During a dry run this summer, my hubby and I got a sneak preview ofan empty nest--a life without boys. And one of our realizations has been a rediscovery of our own taste buds. No longer a slave to their preferences, veggie or non-veggie, we actually got to pick the menu.
Rather than shopping for mass consumption, I've been able to concentrate on buying better food and less of it, since neither of us require every-other-hour food transfusions.
Basically, our choices are the Jack Sprat model – my husband can eat no fat, and when I'm low-carbing, I'm on the side of no lean. But between us, we carved out a place where chicken, fish and the occasional hamburger works just fine. We've spent the summer downing blueberries – high in antioxidants – with a splurge of whipped cream on occasion, and sharing a glass or two of heart-healthy red wine. We've tossed the ice cream – important for spur of the minute milkshakes – for sorbet.
The results have been impressive – a clean bill of health for him, a recent 5.8 A1C for me – the lowest ever.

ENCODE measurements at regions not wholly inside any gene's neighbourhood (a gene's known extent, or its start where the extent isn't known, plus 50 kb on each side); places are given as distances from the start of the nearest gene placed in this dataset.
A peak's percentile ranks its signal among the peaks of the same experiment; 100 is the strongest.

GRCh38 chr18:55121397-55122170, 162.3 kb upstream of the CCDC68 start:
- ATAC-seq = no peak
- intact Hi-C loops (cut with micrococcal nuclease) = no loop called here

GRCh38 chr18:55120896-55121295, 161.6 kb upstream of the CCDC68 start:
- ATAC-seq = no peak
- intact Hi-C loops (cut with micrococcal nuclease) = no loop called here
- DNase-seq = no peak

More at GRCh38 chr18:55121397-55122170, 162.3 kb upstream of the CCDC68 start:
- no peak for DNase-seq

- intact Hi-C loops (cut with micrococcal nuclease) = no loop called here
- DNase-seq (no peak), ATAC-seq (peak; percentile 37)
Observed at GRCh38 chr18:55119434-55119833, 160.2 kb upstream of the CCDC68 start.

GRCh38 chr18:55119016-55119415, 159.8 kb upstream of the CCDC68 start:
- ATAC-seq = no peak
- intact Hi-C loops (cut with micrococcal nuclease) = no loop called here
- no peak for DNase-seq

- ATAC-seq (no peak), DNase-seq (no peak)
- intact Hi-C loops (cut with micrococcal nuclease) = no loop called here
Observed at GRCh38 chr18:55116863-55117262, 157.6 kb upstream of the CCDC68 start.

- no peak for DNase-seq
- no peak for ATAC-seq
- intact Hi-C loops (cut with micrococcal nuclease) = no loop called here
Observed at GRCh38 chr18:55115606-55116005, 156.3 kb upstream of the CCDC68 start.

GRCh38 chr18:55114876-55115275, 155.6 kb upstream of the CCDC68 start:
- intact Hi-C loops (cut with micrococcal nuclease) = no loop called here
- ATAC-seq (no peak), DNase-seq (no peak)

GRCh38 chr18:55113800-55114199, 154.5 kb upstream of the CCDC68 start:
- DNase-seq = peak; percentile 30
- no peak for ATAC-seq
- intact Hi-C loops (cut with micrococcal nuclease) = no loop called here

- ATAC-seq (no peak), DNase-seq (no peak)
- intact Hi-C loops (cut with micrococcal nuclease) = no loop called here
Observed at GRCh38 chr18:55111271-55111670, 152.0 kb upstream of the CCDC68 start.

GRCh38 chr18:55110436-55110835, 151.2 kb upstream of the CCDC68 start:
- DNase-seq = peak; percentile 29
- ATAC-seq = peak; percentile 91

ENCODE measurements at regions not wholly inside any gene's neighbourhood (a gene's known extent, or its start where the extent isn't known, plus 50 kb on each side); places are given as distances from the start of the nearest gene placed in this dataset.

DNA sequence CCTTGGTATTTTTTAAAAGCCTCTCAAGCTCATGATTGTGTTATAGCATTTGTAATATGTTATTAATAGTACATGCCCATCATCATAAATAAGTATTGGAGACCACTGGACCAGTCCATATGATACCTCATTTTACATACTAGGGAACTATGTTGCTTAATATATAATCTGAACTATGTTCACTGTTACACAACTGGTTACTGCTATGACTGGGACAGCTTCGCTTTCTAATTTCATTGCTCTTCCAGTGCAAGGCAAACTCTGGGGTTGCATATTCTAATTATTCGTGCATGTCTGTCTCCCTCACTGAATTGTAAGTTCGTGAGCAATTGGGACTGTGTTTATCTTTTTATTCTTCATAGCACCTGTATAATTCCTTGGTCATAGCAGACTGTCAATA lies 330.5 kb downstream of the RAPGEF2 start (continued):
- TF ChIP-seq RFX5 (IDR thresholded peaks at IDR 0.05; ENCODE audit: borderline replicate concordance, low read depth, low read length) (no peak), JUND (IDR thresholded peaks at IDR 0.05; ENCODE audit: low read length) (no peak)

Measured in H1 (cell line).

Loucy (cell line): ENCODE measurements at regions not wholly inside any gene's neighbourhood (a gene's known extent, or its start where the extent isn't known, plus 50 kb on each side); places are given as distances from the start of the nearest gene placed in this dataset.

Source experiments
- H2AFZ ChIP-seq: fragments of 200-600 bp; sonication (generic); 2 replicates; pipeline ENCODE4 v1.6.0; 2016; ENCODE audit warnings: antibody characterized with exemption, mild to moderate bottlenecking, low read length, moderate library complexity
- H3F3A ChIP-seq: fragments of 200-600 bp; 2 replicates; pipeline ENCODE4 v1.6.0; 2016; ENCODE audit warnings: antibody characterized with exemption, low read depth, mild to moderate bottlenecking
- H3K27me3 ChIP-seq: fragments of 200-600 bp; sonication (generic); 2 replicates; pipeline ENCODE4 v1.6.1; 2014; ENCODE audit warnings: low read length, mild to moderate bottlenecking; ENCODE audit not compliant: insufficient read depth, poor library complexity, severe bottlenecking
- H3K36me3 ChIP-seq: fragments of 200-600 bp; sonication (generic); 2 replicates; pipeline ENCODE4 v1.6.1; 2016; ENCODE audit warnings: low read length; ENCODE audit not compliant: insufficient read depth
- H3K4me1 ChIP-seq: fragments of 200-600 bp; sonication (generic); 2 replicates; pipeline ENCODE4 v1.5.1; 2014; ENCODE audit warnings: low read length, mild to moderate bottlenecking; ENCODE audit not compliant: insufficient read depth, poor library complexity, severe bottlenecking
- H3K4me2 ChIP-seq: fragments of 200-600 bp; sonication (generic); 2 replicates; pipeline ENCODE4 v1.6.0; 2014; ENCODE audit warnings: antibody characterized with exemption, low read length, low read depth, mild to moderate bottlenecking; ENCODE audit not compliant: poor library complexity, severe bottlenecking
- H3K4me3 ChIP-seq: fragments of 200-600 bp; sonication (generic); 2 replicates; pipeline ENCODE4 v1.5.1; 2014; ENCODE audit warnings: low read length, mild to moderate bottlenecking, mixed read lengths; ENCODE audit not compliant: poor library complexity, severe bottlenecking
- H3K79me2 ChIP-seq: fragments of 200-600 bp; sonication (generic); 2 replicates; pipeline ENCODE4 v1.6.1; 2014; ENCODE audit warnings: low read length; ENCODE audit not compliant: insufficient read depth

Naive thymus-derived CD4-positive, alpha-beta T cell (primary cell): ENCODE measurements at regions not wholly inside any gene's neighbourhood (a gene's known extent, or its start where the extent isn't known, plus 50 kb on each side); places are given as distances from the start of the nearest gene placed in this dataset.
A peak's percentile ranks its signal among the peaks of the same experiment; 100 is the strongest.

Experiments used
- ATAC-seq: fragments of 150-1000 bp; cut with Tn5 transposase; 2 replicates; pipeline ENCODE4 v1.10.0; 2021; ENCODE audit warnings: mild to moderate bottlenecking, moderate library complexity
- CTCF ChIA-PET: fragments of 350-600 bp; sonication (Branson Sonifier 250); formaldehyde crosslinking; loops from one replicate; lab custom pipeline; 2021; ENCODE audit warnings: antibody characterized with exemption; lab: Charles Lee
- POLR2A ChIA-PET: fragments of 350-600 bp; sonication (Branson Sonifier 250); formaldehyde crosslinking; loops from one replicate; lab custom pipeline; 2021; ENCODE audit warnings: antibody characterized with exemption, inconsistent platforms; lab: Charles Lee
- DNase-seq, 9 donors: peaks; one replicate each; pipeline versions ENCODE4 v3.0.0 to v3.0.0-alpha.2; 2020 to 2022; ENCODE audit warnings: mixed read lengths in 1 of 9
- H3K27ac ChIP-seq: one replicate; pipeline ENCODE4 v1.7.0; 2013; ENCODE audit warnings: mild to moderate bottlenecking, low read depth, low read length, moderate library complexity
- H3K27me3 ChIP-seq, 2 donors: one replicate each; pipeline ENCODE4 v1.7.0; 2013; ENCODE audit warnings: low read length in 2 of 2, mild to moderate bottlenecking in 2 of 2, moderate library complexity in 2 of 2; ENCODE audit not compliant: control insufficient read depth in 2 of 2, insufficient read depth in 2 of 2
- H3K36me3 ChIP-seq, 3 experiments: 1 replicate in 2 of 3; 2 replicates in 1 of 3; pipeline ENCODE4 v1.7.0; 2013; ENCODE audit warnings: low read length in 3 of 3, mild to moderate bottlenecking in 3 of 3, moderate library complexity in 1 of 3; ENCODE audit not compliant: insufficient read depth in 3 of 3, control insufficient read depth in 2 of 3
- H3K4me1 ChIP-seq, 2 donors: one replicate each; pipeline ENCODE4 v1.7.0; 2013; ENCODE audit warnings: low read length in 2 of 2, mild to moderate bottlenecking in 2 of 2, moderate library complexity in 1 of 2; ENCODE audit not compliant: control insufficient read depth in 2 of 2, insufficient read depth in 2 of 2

I'm not suggesting that having the boys out of the house is a good thing – far from it. I'm going to miss them like crazy. And when they return, you better believe I'll be at the door with a plate full of homemade peanut butter cookies. But clearing the decks of the high carb treats will make my life a bit easier. And a lot healthier.
Read Ilene's blog.
dLife's Daily Living columnists are not all medical experts, but everyday people living with diabetes and sharing their personal experiences. While their method of diabetes management may work for them, everyone is different. Please consult with your diabetes care team to find out what will work best for you.
Pear and Endive Salad Chicken with Corn Bread Topping Curried Pumpkin & Eggplant Soup Kiwi and Banana Smoothie Coffee Toffee Dessert Nectarine-Lime Sorbet Pepper Shrimp Greek Quinoa Salad (Gluten Free) Comanche Chickasaw Plum Bars Beef and Mushroom Sauce
It’s sometimes hard to keep track of all the misconceptions and myths surrounding type 1 diabetes. I’m here to set the record straight on some of the myths as it relates to Christmas. Diabetes Christmas Myth #1 – Santa Claus only delivers toys to children with type 1 diabetes if their blood sugar is between 80 and 120. True. Diabetes Christmas Myth #2 – Before Prancer was selected as one of Santa’s reindeer, there was a reindeer named...